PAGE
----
Skip to content

Posts tagged ‘high risk pregnancy’

Diabetes Pregnancy: Now and Then, Part Two.

Welcome to the continuation of Laddie’s pregnancy story, showing what pregnancy with type 1 diabetes was like back in 1979 and 1982.  Today is a continuation of her story, with details about her sons’ births, the cost of care, and how diabetes did, and didn’t, play a role in bringing her sons into the world.

For more about Laddie’s life with type 1 now, you can visit her blog.  She’s awesome.  🙂

  *   *   *

1979: Baby Boy #1

I was diagnosed with diabetes late in 1976 and became pregnant with Mike less than 2 years later. I was referred to the obstetrician down the hall from my internist’s office. I didn’t know to ask for more intensive care and my personality probably would have insisted that I was not “different” from other pregnant women in their mid- 20’s. There were no home BG meters in those days and I was in good health. So I am not exactly sure what would have been done differently.

What are some of my memories? I had “morning” sickness that got worse as the day went on. No puking—just sickening nausea. I was hugely sensitive to smells and barely survived the weeklong visit of my mother who smoked. Although women who suffer from morning sickness are advised to avoid greasy foods, I totally craved Kentucky Fried Chicken and without fail it made me feel better. I remember the clothes: two jumpers, one hunter green and one navy blue, that I alternated daily with different turtlenecks and the horribly-patterned tunic blouse that I wore with beige corduroy pants. Because we didn’t know the sex of our children before birth, I sewed gender-neutral Winnie the Pooh cafe curtains and yellow-checked bumper pads for the old wooden crib that had been my husband’s. Crib safety standards weren’t a big thing in the 1970’s.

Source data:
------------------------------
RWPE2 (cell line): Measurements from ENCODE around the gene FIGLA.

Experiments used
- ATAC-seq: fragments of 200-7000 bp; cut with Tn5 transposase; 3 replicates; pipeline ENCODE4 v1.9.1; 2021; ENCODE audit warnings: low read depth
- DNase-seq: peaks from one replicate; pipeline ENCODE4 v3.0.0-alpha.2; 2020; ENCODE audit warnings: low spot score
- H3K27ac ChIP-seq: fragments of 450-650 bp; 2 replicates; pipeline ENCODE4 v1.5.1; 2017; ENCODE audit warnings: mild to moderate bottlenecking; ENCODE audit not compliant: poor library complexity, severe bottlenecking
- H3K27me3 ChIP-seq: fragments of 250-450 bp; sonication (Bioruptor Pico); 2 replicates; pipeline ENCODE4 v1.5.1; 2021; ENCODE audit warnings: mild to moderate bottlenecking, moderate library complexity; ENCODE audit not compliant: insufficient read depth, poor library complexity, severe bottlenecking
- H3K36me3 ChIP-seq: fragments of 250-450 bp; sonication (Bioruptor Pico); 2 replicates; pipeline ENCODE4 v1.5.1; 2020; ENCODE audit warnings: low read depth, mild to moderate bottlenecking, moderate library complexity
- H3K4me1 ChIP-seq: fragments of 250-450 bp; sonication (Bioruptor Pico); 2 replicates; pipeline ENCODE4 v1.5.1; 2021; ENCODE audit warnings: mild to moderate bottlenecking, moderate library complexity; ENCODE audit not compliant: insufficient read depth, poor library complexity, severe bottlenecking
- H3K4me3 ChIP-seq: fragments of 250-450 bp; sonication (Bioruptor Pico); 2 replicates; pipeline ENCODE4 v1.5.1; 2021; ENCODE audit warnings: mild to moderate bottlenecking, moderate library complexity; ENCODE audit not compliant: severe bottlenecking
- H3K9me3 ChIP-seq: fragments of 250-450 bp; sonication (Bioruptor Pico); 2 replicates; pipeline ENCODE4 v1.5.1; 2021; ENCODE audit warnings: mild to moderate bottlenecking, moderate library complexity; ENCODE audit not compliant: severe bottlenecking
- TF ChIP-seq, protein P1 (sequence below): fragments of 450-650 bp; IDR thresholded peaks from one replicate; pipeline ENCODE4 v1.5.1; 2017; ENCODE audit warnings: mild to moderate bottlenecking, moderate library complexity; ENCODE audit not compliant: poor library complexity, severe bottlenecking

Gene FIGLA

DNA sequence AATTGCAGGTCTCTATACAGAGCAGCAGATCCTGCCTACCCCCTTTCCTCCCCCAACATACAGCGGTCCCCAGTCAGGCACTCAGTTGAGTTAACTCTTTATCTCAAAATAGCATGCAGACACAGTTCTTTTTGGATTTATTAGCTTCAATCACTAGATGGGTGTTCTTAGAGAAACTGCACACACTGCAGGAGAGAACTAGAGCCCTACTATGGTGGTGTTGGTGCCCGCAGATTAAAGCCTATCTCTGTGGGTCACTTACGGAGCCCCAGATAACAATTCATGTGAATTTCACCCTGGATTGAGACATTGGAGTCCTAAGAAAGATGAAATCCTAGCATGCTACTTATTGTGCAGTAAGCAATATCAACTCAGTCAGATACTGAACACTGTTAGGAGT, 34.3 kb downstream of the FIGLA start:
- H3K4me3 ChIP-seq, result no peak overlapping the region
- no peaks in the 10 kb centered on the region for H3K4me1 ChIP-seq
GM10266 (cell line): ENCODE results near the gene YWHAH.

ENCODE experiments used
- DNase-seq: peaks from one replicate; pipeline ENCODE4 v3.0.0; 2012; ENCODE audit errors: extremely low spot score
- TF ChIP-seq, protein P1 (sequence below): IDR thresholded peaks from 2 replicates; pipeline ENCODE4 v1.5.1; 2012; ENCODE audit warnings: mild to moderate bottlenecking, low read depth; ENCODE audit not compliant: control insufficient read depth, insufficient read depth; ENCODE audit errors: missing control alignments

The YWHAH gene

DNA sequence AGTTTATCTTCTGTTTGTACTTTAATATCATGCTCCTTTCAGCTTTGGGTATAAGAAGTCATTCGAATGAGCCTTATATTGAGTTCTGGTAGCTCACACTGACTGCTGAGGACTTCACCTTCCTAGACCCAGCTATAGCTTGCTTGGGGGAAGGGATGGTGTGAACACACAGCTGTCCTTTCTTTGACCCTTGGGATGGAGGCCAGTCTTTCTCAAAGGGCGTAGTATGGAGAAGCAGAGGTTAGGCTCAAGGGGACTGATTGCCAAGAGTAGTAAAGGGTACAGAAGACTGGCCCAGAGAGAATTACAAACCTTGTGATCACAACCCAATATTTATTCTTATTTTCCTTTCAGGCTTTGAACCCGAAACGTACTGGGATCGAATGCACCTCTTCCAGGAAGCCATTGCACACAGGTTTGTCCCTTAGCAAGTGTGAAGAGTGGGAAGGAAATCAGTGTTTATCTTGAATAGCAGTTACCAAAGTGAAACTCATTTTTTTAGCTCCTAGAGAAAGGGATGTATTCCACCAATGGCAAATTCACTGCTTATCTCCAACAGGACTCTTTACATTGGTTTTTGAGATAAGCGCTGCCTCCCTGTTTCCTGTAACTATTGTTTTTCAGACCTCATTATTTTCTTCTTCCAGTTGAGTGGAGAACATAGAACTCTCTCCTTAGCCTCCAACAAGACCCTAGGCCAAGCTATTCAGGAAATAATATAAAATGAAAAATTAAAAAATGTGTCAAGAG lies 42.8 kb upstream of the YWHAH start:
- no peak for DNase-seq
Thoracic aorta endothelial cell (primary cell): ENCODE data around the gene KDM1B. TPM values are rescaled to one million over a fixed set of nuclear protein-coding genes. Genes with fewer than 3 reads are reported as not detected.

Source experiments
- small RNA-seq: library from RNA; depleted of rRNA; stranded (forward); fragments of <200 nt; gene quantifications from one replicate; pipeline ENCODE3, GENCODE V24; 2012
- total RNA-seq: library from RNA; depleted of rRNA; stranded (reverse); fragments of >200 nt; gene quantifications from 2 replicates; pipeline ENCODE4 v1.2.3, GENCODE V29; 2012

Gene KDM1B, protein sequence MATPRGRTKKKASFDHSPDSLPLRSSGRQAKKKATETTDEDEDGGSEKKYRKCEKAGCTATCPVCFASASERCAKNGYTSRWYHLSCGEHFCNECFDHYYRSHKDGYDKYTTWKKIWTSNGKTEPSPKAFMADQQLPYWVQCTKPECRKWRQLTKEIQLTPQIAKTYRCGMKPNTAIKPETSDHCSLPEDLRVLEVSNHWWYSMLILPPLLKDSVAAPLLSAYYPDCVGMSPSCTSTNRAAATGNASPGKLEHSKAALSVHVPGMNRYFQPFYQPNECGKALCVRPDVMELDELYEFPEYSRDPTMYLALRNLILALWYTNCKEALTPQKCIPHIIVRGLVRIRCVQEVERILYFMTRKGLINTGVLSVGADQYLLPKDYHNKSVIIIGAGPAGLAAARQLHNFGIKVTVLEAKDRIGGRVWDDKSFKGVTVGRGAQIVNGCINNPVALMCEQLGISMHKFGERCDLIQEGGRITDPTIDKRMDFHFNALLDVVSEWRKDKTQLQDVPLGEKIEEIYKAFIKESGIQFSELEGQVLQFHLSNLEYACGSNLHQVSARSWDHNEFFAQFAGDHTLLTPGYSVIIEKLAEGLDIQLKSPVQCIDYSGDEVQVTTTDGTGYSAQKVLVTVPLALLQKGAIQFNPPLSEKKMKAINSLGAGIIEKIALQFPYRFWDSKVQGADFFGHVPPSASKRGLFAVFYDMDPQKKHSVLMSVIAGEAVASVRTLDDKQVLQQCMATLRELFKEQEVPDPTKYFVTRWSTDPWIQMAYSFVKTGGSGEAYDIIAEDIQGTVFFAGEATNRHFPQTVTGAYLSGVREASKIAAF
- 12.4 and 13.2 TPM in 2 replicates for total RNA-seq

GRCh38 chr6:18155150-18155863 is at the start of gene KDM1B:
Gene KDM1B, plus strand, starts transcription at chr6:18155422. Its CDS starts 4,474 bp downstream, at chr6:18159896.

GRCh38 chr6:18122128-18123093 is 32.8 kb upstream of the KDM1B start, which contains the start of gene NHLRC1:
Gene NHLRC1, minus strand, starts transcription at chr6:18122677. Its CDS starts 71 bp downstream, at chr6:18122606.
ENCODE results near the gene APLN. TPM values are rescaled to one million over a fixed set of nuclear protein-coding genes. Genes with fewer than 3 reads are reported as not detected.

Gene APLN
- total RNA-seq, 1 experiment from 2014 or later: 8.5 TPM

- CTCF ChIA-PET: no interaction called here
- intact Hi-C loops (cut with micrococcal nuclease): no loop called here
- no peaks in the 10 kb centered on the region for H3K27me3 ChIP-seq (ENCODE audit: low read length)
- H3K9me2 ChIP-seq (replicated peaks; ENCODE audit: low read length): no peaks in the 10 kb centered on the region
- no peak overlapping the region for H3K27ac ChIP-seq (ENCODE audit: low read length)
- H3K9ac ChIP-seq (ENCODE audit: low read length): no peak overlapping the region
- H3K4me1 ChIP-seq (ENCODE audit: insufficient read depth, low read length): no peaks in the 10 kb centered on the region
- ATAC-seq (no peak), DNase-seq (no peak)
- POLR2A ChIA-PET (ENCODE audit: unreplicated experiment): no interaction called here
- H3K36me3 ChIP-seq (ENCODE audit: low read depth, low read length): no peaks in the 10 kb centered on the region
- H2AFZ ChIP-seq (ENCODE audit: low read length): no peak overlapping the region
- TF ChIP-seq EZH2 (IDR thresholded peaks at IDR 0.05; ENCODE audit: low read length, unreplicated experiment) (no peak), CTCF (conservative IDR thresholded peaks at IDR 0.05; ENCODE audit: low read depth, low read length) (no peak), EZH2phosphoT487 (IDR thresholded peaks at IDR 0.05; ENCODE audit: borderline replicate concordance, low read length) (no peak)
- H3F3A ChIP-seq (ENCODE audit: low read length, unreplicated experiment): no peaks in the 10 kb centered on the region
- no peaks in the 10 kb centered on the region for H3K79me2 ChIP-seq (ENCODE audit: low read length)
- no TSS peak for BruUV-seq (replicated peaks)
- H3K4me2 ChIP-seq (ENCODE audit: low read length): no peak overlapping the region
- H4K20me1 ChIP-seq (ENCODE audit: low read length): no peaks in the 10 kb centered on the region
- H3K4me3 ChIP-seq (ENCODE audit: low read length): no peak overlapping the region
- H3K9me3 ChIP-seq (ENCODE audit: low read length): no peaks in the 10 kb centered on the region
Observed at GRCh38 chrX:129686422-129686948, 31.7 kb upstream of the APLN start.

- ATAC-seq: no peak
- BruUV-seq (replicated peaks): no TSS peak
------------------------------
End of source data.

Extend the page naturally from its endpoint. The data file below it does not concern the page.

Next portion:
If you want a clue about my birth experience with Mike, just look at his statistics: 11 pounds 11 ounces and 24 inches long. Labor and delivery were hugely painful and towards the end, I received a drug that was magical. Most of the delivery is a blur in my mind but my husband vividly remembers the forceps. We always joke with our grandchildren about the “yankers” used in the Berenstain Bears dentist book to pull out teeth. Well, Mike had the big yankers that pulled him from his warm comfy floating life inside Mom. It took weeks (or months?) for the dent on the side of his head to resolve.